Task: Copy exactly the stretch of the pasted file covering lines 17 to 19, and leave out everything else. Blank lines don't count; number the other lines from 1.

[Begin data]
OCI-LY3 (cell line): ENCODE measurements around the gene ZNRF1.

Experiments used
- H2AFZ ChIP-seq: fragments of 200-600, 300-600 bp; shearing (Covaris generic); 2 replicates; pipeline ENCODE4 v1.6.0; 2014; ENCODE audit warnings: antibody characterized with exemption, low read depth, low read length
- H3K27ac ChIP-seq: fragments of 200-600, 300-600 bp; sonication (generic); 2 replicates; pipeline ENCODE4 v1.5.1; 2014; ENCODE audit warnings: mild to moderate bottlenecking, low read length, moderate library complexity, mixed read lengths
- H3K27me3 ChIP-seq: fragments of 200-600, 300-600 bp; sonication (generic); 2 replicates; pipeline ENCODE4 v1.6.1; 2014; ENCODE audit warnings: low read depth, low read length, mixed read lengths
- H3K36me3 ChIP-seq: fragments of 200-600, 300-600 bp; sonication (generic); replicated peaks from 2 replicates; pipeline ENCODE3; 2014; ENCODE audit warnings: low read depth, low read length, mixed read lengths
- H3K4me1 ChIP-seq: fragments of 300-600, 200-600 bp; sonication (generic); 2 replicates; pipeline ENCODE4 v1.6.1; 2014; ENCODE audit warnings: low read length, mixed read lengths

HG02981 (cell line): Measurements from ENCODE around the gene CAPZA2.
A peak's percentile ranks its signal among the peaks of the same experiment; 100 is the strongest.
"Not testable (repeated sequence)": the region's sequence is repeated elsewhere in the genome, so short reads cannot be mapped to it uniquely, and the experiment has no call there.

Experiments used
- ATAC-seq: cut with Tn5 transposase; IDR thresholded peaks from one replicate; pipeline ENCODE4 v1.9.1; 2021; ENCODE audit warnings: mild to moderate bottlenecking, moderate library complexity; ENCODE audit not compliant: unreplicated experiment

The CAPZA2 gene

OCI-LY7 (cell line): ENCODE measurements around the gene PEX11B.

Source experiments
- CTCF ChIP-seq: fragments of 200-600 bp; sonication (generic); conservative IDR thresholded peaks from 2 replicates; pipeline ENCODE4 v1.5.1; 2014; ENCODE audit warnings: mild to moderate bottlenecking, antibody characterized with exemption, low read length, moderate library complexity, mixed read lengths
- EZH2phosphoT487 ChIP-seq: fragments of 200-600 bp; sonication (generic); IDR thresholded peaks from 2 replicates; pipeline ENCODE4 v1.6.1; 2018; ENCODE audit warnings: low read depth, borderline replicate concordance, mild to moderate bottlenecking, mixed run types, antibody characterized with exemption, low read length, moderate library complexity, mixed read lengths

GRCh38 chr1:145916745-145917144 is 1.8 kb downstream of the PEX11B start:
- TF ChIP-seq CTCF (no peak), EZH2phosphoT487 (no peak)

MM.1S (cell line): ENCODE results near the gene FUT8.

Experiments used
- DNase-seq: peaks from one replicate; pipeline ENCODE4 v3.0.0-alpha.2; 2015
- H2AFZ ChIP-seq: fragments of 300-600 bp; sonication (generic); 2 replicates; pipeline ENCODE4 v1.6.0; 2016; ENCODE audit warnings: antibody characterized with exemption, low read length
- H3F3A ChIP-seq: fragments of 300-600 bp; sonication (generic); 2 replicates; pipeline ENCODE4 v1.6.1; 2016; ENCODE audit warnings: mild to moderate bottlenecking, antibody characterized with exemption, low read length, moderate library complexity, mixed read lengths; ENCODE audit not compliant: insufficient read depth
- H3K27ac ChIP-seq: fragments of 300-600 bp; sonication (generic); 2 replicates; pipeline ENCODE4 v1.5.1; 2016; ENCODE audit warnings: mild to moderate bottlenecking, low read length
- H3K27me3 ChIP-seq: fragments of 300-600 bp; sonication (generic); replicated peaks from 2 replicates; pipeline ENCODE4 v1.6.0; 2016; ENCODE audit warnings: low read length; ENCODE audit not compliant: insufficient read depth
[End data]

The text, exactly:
- EZH2phosphoT487 ChIP-seq: fragments of 200-600 bp; sonication (generic); IDR thresholded peaks from 2 replicates; pipeline ENCODE4 v1.6.1; 2018; ENCODE audit warnings: low read depth, borderline replicate concordance, mild to moderate bottlenecking, mixed run types, antibody characterized with exemption, low read length, moderate library complexity, mixed read lengths

GRCh38 chr1:145916745-145917144 is 1.8 kb downstream of the PEX11B start:
- TF ChIP-seq CTCF (no peak), EZH2phosphoT487 (no peak)